Likewise, Jesus Christ, in His earthly ministry, encouraged the people of His day to keep the law of Moses, and to keep it with more zeal than the Pharisees did: “Think not that I am come to destroy the law, or the prophets: I am not come to destroy, but to fulfil. For verily I say unto you, Till heaven and earth pass, one jot [the smallest letter in the alphabet] or one tittle [a scribal decoration on a letter] shall in no wise pass from the law, till all be fulfilled. ” (Matthew 5:17-18). When asked the conditions to inherit eternal life, Christ told a lawyer that he need look no further than the law for his answer: "What is written in the law? how readest thou?" (Luke 10:26), and when the lawyer quoted the law, the Lord agreed with his conclusion, "Thou hast answered right: this do, and thou shalt live" (v. 28). The Lord never went on the record as an opponent of any legitimate part of the law--on the contrary, He defended the law against the Pharisees, saying, "Woe unto you, scribes and Pharisees, hypocrites! for ye pay tithe of mint and anise and cummin, and have omitted the weightier matters of the law, judgment, mercy, and faith: these ought ye to have done, and not to leave the other undone" (Matthew 23:23).

Since Christ gave the law of Moses, supported the law of Moses in His public teachings, and fulfilled the law of Moses, which had been given to point to Him, it seems foolhardy to insult the law. In fact, Christ said, "Whosoever therefore shall break one of these least commandments, and shall teach men so, he shall be called the least in the kingdom of heaven: but whosoever shall do and teach them, the same shall be called great in the kingdom of heaven. For I say unto you, That except your righteousness shall exceed the righteousness of the scribes and Pharisees, ye shall in no case enter into the kingdom of heaven" (Matt 5:19-20).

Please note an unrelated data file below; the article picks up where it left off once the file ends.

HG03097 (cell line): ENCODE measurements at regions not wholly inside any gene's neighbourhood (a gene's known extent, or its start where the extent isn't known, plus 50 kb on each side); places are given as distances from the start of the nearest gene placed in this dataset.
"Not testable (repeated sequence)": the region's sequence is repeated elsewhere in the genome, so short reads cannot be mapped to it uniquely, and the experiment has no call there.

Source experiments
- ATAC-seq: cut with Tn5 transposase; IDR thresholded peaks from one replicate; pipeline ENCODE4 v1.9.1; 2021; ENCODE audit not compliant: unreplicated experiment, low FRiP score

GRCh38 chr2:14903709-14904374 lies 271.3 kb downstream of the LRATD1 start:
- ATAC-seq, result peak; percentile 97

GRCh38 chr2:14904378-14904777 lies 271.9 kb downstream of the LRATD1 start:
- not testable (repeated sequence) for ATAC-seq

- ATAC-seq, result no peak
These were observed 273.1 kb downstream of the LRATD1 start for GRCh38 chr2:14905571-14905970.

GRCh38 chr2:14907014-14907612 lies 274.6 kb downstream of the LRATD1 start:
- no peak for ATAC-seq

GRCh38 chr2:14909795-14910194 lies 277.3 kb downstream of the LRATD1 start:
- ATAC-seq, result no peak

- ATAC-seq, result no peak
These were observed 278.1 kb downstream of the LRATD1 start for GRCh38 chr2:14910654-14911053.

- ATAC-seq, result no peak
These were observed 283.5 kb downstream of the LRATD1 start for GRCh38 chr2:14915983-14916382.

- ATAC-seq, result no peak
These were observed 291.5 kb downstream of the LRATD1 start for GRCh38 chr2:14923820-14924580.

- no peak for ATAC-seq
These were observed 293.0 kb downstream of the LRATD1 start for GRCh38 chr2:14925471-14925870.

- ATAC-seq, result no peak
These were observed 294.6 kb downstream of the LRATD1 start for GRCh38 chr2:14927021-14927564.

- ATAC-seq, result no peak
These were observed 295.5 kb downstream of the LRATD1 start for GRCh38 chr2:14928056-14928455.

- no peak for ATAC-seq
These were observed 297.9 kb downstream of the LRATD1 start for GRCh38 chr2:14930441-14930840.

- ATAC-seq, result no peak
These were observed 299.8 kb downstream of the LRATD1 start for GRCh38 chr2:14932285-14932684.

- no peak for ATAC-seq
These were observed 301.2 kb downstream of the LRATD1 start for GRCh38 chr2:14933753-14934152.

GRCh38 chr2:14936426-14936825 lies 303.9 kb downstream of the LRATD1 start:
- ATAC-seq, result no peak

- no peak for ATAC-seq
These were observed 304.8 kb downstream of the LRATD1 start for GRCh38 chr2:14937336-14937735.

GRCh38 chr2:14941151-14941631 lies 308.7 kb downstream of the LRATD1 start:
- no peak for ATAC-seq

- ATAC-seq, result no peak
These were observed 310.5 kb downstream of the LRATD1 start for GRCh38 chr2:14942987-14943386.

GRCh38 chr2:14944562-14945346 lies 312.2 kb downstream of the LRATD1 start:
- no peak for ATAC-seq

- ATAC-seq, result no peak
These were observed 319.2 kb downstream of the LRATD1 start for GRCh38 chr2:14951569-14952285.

Instead of focusing on stretching Biblical stories to provide Christ-types (though I don't dispute that legitimate Christ-types exist in the lives of prophets), perhaps we should look for Him most earnestly in the very law He gave. Phillip and Nathaniel found Him there, and said, "We have found him, of whom Moses in the law, and the prophets, did write, Jesus of Nazareth, the son of Joseph" (John 1:45).

The Law of Moses gives us the most potent symbols of our religion. Christ tied His mission to symbols found in the Law—symbols that our culture would have lacked had it not been for that much-maligned “lesser” Law of Moses. Without the Law of Moses, we would not have the concept of Christ as the “lamb slain from before the foundation of the world” (Rev. 13:8). We would not think of Christ as the “Great High Priest” (Heb. 4:14). We would not have the symbolic foundation to say, as Paul did, “Purge out therefore the old leaven, that ye may be a new lump, as ye are unleavened. For even Christ out Passover is sacrificed for us” (1 Corinthians 5:7). The most beautiful symbols that Christ applied to Himself are those found in the Law. Had Israel accepted the higher law at Sinai, our religious discourse would have been bereft of the most beautiful symbols of our faith.

The Lord is the same yesterday, today, and forever. His laws are the same. His purposes are the same. He is to be found in the symbols and even the finer points of His law. I believe that the Old Testament contains the fullness of the gospel because it brings people unto Christ. It allowed Saul the necessary foundation to be converted. It prepared the way for Christ to come to His people. It created the climate into which He was born.

Christ gave the law of Moses. He kept the law of Moses. He loved the law of Moses. And He fulfilled the law of Moses. And one day He will return to His people who still keep the law of Moses, and will renew His covenant with them, “And kings shall be [their] nursing fathers, and their queens [their] nursing mothers: they shall bow down to [them] with their face toward the earth, and lick up the dust of thy feet; and thou shalt know that I am the Lord: for they shall not be ashamed that wait for me” (Isaiah 49:23). Those that wait for Christ and keep His law will not be ashamed, even those who wait for a Messiah who has already come.